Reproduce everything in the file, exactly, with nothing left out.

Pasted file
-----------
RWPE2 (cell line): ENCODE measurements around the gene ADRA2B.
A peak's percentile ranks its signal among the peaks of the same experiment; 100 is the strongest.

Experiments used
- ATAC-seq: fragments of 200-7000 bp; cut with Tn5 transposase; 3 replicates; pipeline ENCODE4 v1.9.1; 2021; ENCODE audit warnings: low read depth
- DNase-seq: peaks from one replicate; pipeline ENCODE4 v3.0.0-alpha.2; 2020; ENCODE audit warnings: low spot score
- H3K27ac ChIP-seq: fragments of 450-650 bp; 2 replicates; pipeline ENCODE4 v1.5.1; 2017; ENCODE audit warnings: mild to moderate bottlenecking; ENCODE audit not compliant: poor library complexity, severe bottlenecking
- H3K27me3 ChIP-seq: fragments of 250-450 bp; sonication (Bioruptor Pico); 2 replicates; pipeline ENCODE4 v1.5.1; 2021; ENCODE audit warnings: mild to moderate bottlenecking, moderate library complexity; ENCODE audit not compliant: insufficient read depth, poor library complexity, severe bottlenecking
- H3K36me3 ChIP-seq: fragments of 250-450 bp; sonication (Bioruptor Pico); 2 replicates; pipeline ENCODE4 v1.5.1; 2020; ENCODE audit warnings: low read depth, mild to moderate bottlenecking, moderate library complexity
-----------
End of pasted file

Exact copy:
RWPE2 (cell line): ENCODE measurements around the gene ADRA2B.
A peak's percentile ranks its signal among the peaks of the same experiment; 100 is the strongest.

Experiments used
- ATAC-seq: fragments of 200-7000 bp; cut with Tn5 transposase; 3 replicates; pipeline ENCODE4 v1.9.1; 2021; ENCODE audit warnings: low read depth
- DNase-seq: peaks from one replicate; pipeline ENCODE4 v3.0.0-alpha.2; 2020; ENCODE audit warnings: low spot score
- H3K27ac ChIP-seq: fragments of 450-650 bp; 2 replicates; pipeline ENCODE4 v1.5.1; 2017; ENCODE audit warnings: mild to moderate bottlenecking; ENCODE audit not compliant: poor library complexity, severe bottlenecking
- H3K27me3 ChIP-seq: fragments of 250-450 bp; sonication (Bioruptor Pico); 2 replicates; pipeline ENCODE4 v1.5.1; 2021; ENCODE audit warnings: mild to moderate bottlenecking, moderate library complexity; ENCODE audit not compliant: insufficient read depth, poor library complexity, severe bottlenecking
- H3K36me3 ChIP-seq: fragments of 250-450 bp; sonication (Bioruptor Pico); 2 replicates; pipeline ENCODE4 v1.5.1; 2020; ENCODE audit warnings: low read depth, mild to moderate bottlenecking, moderate library complexity